For information about USB audio support in specific Solaris releases, see Solaris Support for USB Devices.
This Solaris release provides USB audio support that is implemented by a pair of cooperating drivers, usb_ac and usb_as. The audio control driver, usb_ac, is a Solaris USB Architecture compliant client driver that provides the controlling interface to user applications. The audio streaming driver, usb_as, processes audio data messages during play and record. It sets sample frequency and precision, and encodes requests from the usb_ac driver. Both drivers comply with the USB audio class 1.0 specification.
Some audio devices can set volume under software control. A STREAMS module, usb_ah, is pushed on top of the HID driver for managing this function.
Solaris supports USB audio devices that are play-only, record-only, or record and play. Hot-plugging of USB audio devices is supported.
USB audio devices are supported on SPARC Ultra and x86 platforms that have USB connectors.
USB audio devices that are supported in the Solaris 8 10/01, Solaris 8 2/02, or Solaris 9 releases must support a fixed 44100 or 48000 Hz sampling frequency to play or record. The 44100 Hz or 48000 Hz sampling frequency is no longer required in the Solaris 10 release.
For fully supported audio data format information, see usb_ac(7D).
The primary audio device is /dev/audio. You can verify that /dev/audio is pointing to USB audio by using the following command:
% mixerctl Device /dev/audioctl: Name = USB Audio Version = 1.0 Config = external Audio mixer for /dev/audioctl is enabled
After you connect your USB audio devices, you access them with the audioplay and audiorecord command through the /dev/sound/N device links.
Note that the /dev/audio and /dev/sound/N devices can refer to speakers, microphones, or combination devices. If you refer to the incorrect device type, the command fails. For example, the audioplay command fails if you try to use it with a microphone.
You can select a specific default audio device for most Sun audio applications, such as audioplay and audiorecord, by setting the AUDIODEV shell variable or by specifying the -d option for these commands. However, setting AUDIODEV does not work for third-party applications that have /dev/audio hardcoded as the audio file.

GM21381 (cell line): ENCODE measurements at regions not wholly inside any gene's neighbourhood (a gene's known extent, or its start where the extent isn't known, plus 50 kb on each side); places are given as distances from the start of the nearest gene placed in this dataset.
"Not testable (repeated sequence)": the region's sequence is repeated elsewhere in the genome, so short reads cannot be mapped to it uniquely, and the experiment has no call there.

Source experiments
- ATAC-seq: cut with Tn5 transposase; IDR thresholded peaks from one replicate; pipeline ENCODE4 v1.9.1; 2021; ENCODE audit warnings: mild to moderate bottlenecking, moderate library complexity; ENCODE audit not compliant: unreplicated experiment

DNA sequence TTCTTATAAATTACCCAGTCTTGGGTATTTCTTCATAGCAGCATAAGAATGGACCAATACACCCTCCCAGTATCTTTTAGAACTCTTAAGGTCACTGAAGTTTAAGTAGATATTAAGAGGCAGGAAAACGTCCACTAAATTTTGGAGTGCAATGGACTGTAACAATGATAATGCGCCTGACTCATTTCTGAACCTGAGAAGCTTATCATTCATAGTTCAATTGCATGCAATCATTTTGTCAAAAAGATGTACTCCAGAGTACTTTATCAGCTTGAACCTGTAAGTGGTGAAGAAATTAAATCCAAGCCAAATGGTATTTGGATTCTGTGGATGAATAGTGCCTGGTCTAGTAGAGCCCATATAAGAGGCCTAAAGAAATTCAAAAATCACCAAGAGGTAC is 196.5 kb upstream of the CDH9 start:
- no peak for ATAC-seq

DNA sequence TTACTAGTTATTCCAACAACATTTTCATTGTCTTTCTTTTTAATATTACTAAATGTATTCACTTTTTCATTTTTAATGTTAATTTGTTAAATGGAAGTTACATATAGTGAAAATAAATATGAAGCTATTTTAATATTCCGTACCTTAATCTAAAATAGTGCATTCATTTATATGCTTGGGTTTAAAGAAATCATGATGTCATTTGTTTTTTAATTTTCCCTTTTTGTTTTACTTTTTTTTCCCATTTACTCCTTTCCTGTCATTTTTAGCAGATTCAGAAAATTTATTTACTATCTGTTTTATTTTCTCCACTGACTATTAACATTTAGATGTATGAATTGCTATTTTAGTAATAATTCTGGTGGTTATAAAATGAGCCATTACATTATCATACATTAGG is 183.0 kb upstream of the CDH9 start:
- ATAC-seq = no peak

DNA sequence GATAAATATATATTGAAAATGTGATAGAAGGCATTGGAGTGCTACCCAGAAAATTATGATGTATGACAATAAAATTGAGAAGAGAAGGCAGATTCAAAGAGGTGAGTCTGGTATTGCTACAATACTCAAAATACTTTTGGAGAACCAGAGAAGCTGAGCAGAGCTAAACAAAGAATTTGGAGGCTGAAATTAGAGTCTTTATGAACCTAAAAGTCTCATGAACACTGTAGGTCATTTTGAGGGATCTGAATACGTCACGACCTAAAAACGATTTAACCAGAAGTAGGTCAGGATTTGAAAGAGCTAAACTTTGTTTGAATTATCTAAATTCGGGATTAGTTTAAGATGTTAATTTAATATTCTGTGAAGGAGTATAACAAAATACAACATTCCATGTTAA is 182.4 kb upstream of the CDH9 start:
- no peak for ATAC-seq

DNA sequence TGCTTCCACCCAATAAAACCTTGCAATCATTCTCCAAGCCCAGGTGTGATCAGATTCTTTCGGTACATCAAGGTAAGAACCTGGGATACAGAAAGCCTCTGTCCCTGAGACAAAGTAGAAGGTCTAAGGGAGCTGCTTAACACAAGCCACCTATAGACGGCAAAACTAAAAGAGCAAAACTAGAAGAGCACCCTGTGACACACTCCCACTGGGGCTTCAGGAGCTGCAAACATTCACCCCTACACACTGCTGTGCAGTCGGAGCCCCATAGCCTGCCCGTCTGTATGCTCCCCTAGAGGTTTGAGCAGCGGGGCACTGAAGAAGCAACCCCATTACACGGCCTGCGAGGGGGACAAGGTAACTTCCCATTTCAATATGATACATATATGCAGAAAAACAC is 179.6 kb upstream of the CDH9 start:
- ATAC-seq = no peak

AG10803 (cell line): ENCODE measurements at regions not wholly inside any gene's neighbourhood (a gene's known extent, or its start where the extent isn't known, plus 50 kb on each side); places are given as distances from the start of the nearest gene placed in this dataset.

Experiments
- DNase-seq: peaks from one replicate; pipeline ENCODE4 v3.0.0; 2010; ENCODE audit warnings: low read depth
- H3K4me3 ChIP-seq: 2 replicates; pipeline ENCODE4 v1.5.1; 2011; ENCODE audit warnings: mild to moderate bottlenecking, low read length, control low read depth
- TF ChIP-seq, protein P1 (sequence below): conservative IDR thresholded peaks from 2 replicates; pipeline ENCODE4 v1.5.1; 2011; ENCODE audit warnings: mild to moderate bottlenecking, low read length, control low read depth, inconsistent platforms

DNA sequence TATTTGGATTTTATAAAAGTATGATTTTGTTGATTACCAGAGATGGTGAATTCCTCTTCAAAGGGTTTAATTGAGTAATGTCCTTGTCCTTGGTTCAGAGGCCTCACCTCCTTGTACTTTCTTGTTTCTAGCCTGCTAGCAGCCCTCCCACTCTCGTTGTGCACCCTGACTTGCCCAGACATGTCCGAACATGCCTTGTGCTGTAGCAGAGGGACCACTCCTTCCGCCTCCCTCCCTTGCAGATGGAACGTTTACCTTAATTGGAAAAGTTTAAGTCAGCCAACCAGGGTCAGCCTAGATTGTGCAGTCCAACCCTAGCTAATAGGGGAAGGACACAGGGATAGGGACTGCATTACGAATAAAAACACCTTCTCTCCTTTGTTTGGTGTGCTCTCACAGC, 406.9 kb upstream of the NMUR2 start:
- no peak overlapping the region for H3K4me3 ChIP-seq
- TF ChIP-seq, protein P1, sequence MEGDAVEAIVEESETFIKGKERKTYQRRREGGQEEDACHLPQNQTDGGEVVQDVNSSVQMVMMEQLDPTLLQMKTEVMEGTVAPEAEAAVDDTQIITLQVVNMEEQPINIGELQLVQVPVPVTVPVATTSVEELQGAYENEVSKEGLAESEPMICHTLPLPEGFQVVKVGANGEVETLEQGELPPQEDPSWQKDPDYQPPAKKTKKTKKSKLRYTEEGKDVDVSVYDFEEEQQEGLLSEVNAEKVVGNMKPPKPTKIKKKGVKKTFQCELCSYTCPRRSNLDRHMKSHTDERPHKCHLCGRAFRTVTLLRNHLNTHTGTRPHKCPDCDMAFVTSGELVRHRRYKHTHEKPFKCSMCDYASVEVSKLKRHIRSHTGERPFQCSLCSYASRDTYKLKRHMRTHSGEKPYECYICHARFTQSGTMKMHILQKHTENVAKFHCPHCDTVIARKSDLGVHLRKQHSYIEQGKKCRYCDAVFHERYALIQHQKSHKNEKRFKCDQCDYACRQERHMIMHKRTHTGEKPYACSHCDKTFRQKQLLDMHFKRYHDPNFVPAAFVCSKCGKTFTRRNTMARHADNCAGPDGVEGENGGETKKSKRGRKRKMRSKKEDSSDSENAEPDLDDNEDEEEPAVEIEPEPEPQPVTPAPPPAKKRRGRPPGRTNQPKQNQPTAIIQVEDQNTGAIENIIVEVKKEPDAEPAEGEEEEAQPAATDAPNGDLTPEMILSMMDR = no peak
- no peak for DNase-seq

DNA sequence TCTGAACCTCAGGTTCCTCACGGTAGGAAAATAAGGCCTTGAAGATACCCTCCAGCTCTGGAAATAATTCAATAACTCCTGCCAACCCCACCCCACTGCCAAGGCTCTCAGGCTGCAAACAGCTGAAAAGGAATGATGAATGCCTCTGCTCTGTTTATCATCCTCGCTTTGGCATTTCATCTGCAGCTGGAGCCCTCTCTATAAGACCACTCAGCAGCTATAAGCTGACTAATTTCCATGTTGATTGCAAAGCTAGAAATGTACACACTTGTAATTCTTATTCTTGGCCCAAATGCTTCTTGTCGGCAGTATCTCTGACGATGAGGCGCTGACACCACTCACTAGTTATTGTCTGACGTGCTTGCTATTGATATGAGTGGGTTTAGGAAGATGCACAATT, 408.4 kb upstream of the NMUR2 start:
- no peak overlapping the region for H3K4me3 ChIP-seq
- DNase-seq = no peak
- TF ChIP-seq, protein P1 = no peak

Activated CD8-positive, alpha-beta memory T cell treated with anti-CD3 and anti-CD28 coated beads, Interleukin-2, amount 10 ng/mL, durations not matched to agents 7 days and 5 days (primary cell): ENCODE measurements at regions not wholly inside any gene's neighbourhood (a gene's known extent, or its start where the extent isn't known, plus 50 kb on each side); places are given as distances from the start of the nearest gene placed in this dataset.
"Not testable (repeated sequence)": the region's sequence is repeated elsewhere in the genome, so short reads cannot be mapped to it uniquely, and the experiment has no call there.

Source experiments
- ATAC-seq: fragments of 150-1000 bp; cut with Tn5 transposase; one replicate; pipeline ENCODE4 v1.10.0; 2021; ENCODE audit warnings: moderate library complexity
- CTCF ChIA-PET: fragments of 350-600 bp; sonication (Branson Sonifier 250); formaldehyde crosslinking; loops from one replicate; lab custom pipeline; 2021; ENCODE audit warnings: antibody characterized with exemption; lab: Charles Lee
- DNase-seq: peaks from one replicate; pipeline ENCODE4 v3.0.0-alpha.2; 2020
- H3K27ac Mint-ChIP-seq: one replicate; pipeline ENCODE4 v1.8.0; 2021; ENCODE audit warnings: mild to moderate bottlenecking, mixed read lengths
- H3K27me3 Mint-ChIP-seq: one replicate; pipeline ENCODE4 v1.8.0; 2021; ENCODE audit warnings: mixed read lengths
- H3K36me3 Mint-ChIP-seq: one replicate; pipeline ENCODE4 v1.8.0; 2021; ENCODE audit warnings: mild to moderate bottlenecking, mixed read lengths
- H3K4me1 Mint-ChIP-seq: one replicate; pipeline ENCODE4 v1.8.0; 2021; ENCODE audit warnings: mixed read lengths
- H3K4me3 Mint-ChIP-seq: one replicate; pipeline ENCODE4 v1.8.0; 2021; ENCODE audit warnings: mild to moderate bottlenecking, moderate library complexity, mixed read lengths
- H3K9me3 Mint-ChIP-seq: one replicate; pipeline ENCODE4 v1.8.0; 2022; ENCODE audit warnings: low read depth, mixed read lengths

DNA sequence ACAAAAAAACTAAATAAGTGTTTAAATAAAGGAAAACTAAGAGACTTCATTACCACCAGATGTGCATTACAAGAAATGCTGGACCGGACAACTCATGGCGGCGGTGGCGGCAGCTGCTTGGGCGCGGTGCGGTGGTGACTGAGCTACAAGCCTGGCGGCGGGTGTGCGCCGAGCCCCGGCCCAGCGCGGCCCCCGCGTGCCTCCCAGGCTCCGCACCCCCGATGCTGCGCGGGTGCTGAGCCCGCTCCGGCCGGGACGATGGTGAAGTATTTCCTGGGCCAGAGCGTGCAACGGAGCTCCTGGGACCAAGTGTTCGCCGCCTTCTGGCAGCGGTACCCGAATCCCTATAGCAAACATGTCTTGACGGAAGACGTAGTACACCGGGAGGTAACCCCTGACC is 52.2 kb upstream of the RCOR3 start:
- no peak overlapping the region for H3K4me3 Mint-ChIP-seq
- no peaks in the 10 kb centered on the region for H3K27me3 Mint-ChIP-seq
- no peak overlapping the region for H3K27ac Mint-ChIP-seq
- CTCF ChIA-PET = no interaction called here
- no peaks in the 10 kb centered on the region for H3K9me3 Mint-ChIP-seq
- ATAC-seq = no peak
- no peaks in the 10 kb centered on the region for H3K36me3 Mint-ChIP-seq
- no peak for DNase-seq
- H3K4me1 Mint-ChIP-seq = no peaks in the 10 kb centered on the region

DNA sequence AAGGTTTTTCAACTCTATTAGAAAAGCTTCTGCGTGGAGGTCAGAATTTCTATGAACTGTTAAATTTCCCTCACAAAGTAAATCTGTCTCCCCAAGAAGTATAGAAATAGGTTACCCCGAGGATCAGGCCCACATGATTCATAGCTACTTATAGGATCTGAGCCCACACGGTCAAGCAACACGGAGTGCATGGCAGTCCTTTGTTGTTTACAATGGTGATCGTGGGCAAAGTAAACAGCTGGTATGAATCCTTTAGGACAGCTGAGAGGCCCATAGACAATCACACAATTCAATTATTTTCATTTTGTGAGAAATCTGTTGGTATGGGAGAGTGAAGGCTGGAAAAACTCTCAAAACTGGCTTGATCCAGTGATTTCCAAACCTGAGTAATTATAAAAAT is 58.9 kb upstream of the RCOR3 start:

When you plug in a USB audio device, it automatically becomes the primary audio device, /dev/audio, unless /dev/audio is in use. For instructions on changing /dev/audio from on-board audio to USB audio and vice versa, refer to How to Change the Primary USB Audio Device, and usb_ac(7D).
If a USB audio device is plugged into a system, it becomes the primary audio device, /dev/audio. It remains the primary audio device even after the system is rebooted. If additional USB audio devices are plugged in, the last one becomes the primary audio device.
For additional information on troubleshooting USB audio device problems, see usb_ac(7D).
The primary audio device, /dev/audio, points to the USB speaker.
% ls -l /dev/audio lrwxrwxrwx 1 root root 10 Feb 13 08:46 /dev/audio -> usb/audio0
If you remove the speaker, the /dev/audio device reverts back to on-board audio.
% ls -l /dev/audio lrwxrwxrwx 1 root root 7 Feb 13 08:47 /dev/audio -> sound/0
% ls -l /dev/audio lrwxrwxrwx 1 root root 10 Feb 13 08:54 /dev/audio -> usb/audio1
This procedure assumes that you have already connected the USB audio devices.
Display your system's new audio links with the ls command.
% ls -lt /dev/audio* lrwxrwxrwx 1 root root 7 Jul 23 15:46 /dev/audio -> usb/audio0 lrwxrwxrwx 1 root root 10 Jul 23 15:46 /dev/audioctl -> usb/audioctl0/ % ls -lt /dev/sound/* lrwxrwxrwx 1 root root 74 Jul 23 15:46 /dev/sound/1 -> ../../devices/pci@1f,4000/usb@5/hub@1/device@3/sound-control@0:... lrwxrwxrwx 1 root root 77 Jul 23 15:46 /dev/sound/1ctl -> ../../devices/pci@1f,4000/usb@5/hub@1/device@3/sound-control@0:... lrwxrwxrwx 1 root other 66 Jul 23 14:21 /dev/sound/0 -> ../../devices/pci@1f,4000/ebus@1/SUNW,CS4231@14,200000:sound,audio lrwxrwxrwx 1 root other 69 Jul 23 14:21 /dev/sound/0ctl -> ../../devices/pci@1f,4000/ebus@1/SUNW,CS4231@14,200000:sound,audioctl %
Notice that the primary audio device, /dev/audio, is pointing to the newly plugged in USB audio device, /dev/usb/audio0.
You can also examine your system's USB audio devices with the prtconf command and look for the USB device information.
% prtconf . . . usb, instance #0 hub, instance #0 mouse, instance #0 keyboard, instance #1 device, instance #0 sound-control, instance #0 sound, instance #0 input, instance #0 . . .
If you want the on-board audio device to become the primary audio device, remove the USB audio devices. The /dev/audio link then points to the /dev/sound/0 entry. If the /dev/sound/0 entry is not the primary audio device, then either shut down the system and use the boot -r command, or run the devfsadm -i command as root.
The workaround is to power cycle the USB speakers.
When you plug in a USB audio device and you are logged in on the console, the console is the owner of the /dev/* entries. This situation means you can use the audio device as long as you are logged in to the console.
If you are not logged in to the console when you plug in a USB audio device, root becomes the owner of the device. However, if you log in to the console and attempt to access the USB audio device, device ownership changes to the console. For more information, see logindevperm(4).
When you remotely log in with the rlogin command and attempt to access the USB audio device, the ownership does not change. This means that, for example, unauthorized users cannot listen to conversations over a microphone owned by someone else.